But even now, the full impact of the decision — and what it bodes for the future of the drilling industry in the state — remains unclear. In fact, say legal experts, it could take years — and a lot more litigation — before all the ramifications of the decision are known.
That’s not because the decision was unclear.
In fact, there is little question that the court’s blistering 4 – 2 decision handed down in December in Robinson Township v. Commonwealth of Pennsylvania was a bombshell, say legal experts and advocates on both sides of the increasingly volatile debate over the future of the Marcellus.
In an unusually caustic 162-page opinion, Chief Justice Ron Castille, joined by two other justices, struck down the portions of the legislation that effectively stripped municipalities of the authority to use zoning to restrict where oil and gas development could take place. A fourth justice concurred with the ruling that also ordered the lower court to revisit a case brought by a Pennsylvania doctor who challenged provisions in Act 13 that restricted health care professionals from sharing information about proprietary chemicals used in the drilling process.
Perhaps most important, however, was the point of law on which Castille, and the two justices who joined him, based the legal opinion. The plurality decision crafted by Castille catapulted a 40-year-old constitutional amendment — the Environmental Rights Amendment — to the forefront of the debate over the state’s rights and responsibilities when it comes to oil and gas drilling.
Adopted by the legislature in the 1970s and overwhelmingly endorsed by the voters during the early days of the environmental movement, the amendment was largely designed to respond to the toxic legacy of a century of environmental damage wreaked by the pursuit of coal, according to the amendment’s author, former Northumberland County Sen. Franklin Kury. In effect, the amendment declared that the people have a right to clean air and clean water, that sites with historic and aesthetic value were a communal legacy, and, most important, that the state has a duty as the trustee of those resources to conserve them for future generations.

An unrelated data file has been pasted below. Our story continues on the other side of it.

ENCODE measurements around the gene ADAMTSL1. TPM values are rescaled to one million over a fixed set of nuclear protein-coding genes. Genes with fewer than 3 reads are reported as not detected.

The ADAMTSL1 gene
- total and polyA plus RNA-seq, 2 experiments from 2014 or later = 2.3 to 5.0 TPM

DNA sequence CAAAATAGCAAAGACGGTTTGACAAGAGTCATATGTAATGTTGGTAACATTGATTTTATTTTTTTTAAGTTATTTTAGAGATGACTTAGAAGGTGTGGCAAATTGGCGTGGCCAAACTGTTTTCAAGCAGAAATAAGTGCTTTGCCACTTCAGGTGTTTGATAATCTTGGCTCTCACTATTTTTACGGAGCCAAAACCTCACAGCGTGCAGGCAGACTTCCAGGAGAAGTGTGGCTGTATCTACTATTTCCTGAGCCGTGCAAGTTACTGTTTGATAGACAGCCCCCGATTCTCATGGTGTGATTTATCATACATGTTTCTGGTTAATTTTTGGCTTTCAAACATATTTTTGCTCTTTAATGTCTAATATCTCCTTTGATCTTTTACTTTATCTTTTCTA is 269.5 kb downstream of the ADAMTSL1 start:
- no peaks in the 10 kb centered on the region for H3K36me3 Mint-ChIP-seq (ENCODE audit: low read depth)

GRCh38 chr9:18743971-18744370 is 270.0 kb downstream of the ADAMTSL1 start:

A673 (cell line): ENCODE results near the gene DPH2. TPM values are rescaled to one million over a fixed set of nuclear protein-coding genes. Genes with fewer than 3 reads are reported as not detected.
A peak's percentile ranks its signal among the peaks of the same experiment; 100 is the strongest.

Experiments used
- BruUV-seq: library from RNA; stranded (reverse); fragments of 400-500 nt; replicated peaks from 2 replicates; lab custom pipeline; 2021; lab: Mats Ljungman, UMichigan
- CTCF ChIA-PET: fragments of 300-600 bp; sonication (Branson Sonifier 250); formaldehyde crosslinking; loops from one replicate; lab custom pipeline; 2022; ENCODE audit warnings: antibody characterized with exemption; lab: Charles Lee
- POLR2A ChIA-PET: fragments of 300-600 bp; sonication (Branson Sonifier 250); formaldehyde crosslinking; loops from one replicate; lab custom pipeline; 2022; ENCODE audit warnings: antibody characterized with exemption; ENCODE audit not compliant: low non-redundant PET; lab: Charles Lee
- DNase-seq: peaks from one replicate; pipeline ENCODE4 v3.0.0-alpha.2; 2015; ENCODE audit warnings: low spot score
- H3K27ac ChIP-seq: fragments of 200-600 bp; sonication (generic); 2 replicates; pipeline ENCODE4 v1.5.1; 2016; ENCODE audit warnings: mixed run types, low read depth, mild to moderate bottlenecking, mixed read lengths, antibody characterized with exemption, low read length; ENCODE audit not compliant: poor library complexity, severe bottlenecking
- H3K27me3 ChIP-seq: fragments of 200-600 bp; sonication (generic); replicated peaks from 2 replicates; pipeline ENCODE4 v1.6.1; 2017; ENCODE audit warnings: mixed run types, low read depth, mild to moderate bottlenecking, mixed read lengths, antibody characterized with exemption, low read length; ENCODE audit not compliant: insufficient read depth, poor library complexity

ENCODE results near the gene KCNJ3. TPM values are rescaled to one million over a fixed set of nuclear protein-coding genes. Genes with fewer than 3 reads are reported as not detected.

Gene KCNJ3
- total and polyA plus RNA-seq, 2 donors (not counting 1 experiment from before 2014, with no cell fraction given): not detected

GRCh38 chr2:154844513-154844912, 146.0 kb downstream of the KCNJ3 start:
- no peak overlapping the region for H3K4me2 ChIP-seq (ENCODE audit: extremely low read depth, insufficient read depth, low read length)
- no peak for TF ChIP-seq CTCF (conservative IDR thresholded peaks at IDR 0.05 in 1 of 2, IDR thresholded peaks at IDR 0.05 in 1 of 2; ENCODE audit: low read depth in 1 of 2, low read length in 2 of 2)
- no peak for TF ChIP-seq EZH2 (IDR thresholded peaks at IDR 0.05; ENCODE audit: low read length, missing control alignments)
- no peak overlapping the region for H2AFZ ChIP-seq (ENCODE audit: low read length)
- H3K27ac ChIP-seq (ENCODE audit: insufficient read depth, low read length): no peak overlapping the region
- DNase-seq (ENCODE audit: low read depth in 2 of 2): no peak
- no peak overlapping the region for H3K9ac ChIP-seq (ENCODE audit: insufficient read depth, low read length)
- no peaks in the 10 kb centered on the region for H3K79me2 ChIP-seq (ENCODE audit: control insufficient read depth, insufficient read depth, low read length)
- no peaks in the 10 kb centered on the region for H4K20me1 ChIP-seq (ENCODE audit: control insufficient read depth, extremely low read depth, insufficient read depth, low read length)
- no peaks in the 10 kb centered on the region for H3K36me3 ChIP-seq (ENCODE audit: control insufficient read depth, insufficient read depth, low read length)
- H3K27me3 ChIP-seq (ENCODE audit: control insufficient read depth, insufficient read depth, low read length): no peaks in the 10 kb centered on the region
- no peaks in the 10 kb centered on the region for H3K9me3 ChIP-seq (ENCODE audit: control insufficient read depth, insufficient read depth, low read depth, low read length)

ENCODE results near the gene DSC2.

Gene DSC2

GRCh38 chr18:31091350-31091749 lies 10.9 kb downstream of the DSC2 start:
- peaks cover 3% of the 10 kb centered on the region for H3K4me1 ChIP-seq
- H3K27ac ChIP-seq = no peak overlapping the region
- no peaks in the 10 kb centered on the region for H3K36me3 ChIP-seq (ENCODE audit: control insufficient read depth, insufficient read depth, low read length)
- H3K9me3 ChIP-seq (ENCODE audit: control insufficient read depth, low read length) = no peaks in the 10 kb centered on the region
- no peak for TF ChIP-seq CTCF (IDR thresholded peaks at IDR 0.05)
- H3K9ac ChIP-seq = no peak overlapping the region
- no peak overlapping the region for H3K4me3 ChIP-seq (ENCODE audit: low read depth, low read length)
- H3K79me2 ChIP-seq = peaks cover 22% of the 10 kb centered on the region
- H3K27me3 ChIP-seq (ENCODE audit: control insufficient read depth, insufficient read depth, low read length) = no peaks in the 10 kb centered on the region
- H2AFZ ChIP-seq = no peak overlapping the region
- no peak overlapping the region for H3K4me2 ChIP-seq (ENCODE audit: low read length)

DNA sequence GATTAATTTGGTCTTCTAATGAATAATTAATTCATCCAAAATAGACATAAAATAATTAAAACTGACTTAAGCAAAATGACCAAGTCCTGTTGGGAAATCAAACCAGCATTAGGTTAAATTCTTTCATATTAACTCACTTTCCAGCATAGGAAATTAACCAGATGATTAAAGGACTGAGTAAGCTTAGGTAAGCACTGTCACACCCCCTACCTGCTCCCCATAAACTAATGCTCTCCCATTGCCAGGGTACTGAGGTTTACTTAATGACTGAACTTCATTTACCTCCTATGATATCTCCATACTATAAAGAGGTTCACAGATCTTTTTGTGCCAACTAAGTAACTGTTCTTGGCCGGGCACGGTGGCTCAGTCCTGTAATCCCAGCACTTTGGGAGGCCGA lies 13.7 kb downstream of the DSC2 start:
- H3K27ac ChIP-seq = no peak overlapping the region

As sweeping as the language of the amendment is, for most of its existence, the amendment’s impact was largely inspirational; it served primarily as a kind of mission statement for lawmakers and regulators to consider when developing policy, Kury acknowledged, adding, “I would say it was under appreciated.”
That’s not to say the amendment had no tangible effect, Kury said. “For almost 40 years, a lot of stuff was adjusted for the environment. The courts themselves didn’t push that very far but the agencies did. The Fish and Game Commission used the amendment on their literature. The Department of Environmental Protection said if you wanted to do anything to the environment you had to fill out form 54… saying what you would do to the environment and how you would minimize it. That was never done before.”
But when it came to the courts, the amendment was rarely cited, and when it was, it was most often in the context of local disputes over specific developments.
For four decades, there was never a case that tested the limits of the amendment. That all changed in December when the Castille court issued its opinion. In his opinion, Castille for the first time in the amendment’s history used the amendment to halt an act of the Legislature. Calling Act 13 “a revolution… worked… upon the existing zoning regimen in Pennsylvania,” Castille wrote that the “protection of environmental and aesthetic interests is an essential aspect of Pennsylvanians’ quality of life” which, he wrote, was protected by the Environmental Rights Amendment, Section 1, Article 27.